In fact, once proficient in reading Japanese it is much harder and slower to read Japanese in Romaji than it is to read in hiragana and the rest.
Besides, learning hiragana first means all further study is reinforcing this skill.
How should I learn hiragana?
Let’s get on with it then, you may be thinking. Indeed, that’s why the internet is full of articles that promise to teach you hiragana at lightning speed.
Before you rush off, which is better learning quickly or learning effectively?
I believe it is the latter.
Provided you reach the goal of memorising hiragana, there is no right or wrong way to achieve it. But that doesn’t mean each way is as effective.
What is effective for a given person is to some extent subjective. It can depend on how you like to study, the sorts of strategies that have worked in the past, the amount of spare time you have and so on.
However, there are helpful tricks and techniques common to us all. Having a basic idea of how the brain works can point to better ways to study.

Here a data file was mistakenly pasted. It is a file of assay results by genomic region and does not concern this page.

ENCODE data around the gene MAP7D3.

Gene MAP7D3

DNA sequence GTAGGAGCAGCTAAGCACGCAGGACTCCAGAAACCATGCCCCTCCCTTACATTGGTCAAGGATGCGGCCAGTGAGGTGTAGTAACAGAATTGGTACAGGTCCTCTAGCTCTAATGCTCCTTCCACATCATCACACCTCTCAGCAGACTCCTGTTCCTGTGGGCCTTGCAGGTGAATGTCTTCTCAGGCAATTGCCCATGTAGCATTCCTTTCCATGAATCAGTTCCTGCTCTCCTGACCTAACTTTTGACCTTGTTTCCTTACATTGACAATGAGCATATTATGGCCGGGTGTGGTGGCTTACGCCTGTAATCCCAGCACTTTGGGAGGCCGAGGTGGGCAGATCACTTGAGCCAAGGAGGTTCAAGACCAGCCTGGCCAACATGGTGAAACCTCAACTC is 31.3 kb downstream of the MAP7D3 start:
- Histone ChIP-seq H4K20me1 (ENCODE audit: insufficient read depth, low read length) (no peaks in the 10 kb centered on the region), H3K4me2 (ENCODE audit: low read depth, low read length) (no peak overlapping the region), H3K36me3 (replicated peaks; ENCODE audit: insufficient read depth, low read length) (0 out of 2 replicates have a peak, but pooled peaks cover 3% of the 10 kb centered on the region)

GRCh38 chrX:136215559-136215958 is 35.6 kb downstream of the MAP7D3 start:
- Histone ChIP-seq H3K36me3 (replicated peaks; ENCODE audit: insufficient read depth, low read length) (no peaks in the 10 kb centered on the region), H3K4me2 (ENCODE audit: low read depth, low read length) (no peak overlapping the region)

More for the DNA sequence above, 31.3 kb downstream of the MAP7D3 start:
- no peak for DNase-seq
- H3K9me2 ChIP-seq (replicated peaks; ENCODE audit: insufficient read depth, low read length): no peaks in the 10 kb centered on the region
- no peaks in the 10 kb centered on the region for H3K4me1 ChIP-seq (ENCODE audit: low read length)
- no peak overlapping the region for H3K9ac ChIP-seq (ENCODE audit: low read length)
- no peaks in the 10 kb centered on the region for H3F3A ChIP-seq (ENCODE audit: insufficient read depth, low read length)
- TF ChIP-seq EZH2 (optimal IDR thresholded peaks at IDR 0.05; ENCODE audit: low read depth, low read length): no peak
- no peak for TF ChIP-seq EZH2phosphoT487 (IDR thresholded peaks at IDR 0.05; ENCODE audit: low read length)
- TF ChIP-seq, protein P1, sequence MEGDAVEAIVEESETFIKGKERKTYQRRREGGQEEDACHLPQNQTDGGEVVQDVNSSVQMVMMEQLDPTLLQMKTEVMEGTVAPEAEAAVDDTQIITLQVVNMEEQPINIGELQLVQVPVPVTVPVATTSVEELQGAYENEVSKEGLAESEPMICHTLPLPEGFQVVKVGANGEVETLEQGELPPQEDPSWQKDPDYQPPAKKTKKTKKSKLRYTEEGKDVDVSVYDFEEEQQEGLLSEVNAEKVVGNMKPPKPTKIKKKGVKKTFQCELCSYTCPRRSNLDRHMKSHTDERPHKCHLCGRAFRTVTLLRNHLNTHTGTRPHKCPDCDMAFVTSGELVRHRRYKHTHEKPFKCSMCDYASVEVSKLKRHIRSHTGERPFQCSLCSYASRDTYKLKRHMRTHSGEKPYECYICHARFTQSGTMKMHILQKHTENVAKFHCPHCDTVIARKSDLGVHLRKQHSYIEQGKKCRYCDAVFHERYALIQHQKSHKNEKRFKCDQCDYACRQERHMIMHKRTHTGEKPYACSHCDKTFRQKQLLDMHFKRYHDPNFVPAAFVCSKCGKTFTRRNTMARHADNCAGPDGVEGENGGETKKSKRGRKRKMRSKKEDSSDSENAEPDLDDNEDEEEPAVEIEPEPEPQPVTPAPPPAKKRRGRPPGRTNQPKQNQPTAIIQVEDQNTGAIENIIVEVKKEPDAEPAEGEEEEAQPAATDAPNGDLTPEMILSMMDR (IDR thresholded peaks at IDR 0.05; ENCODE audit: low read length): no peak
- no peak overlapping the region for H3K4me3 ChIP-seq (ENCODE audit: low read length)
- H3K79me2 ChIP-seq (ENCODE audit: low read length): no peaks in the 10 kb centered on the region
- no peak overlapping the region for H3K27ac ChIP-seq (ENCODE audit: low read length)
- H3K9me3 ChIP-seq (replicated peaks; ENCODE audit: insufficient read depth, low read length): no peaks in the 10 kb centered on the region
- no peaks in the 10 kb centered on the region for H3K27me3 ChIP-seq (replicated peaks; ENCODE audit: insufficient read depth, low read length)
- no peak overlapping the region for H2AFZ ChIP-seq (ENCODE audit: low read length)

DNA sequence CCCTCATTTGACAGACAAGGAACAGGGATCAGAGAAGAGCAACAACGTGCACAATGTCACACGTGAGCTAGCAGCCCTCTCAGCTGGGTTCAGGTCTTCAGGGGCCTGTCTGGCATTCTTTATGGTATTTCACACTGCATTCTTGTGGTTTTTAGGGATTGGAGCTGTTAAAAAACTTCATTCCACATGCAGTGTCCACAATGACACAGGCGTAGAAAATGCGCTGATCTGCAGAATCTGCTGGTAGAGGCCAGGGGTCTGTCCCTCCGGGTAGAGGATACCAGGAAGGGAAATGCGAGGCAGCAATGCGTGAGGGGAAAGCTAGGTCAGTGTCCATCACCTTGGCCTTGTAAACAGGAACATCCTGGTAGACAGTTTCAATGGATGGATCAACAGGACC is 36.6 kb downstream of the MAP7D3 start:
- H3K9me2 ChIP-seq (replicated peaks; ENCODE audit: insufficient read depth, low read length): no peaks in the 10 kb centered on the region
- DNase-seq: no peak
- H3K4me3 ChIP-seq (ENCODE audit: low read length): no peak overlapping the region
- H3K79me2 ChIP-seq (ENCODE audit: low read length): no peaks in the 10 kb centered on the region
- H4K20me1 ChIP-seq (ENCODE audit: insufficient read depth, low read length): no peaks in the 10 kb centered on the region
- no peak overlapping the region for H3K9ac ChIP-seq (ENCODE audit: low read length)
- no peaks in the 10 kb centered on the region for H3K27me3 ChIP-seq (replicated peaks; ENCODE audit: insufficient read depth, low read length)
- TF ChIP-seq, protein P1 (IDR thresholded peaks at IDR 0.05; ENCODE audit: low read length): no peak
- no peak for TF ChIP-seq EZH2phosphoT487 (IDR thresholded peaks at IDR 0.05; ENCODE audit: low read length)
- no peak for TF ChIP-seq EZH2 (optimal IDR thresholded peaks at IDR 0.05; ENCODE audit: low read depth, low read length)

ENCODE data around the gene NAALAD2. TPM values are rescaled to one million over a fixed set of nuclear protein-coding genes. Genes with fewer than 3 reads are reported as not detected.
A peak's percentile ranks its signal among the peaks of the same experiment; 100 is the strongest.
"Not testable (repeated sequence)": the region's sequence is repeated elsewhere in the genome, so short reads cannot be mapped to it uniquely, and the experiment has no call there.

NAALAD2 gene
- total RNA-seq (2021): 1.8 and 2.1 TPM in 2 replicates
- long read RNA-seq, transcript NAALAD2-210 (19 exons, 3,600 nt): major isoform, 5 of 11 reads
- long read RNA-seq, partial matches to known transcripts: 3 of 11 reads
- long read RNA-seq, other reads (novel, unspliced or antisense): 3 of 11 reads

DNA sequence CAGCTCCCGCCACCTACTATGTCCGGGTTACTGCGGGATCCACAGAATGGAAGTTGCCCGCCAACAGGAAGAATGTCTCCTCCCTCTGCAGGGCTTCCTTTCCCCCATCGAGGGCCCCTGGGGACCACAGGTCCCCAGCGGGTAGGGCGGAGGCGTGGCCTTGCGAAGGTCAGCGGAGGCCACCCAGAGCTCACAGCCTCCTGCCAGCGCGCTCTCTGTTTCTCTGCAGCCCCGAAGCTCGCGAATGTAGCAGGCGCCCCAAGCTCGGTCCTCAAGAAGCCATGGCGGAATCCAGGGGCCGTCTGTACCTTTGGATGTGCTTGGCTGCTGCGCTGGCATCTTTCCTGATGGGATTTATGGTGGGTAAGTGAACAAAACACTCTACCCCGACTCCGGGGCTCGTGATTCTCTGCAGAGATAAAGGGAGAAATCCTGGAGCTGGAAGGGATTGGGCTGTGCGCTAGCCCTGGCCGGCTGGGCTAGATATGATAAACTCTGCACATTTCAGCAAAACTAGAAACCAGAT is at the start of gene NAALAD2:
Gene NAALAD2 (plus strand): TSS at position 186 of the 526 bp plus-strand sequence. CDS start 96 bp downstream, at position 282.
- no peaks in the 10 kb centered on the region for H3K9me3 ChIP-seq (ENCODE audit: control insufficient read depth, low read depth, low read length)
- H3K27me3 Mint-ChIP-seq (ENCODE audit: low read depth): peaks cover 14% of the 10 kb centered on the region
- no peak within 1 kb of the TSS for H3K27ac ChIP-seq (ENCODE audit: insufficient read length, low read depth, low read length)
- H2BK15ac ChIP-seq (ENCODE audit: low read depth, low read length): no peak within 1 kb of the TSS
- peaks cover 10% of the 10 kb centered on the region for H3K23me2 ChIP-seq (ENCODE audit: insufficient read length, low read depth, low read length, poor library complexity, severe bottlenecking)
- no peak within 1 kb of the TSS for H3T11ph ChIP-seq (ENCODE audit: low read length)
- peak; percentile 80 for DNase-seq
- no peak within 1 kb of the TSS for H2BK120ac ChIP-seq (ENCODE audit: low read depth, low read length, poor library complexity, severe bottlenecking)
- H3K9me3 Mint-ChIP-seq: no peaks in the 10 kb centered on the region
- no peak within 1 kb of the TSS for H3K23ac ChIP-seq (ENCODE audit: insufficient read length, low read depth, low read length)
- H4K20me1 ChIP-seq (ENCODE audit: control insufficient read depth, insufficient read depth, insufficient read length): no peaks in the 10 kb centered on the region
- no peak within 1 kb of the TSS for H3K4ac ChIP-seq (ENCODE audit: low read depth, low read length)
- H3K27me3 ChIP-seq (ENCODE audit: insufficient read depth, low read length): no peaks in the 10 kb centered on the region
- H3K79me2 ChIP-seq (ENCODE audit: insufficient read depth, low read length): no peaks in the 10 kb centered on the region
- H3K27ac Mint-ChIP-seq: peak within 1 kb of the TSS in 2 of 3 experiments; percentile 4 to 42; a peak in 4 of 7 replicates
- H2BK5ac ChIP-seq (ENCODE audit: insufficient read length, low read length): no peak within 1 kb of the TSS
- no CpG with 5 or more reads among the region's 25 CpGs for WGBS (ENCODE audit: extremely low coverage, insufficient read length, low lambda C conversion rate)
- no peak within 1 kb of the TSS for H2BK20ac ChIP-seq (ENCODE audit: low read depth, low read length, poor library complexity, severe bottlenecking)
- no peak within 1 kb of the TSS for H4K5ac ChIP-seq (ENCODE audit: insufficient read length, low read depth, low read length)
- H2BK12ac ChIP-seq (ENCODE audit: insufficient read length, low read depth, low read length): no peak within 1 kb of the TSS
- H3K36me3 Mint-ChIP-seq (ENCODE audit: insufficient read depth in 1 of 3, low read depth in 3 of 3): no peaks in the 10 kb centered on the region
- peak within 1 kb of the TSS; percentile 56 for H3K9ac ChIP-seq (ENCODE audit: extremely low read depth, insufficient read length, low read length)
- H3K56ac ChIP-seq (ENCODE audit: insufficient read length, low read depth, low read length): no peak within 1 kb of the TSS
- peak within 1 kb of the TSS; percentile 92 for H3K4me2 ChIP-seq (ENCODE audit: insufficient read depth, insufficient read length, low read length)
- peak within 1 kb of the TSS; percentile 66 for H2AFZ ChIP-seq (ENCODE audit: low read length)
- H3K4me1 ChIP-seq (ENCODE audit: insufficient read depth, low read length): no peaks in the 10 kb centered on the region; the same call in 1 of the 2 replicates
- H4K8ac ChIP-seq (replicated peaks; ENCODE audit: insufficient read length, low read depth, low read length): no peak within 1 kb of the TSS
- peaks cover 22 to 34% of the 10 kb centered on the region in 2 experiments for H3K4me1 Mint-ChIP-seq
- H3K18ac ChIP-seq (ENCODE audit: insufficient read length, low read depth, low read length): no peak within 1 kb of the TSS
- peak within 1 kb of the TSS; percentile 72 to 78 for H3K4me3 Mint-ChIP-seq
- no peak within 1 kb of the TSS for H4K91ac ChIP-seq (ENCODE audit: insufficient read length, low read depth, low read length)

How memory works: A very basic guide
A quick disclaimer, I am no scientist. Instead, this is my understanding of how memories work based on my research.
When boiled down, memory formation is a three-step process.
Step 1; encoding. This is when your brain consciously perceives information. This could include sounds, images, feelings, smells et cetera.
Step 2; storage. The brain stores the information perceived in step 1. Signals travel between neurons and this activity makes memory pathways.
Step 3; recall. Stored information is recalled by revisiting the pathways created in step 2. This strengthens the pathways and so extends the storage of the information.
One of the most important scientific findings is that the more senses that are involved the stronger the memory. This is known as semantic encoding. It works because more signals are sent between more neurons forming a larger, and thus stronger, pathway.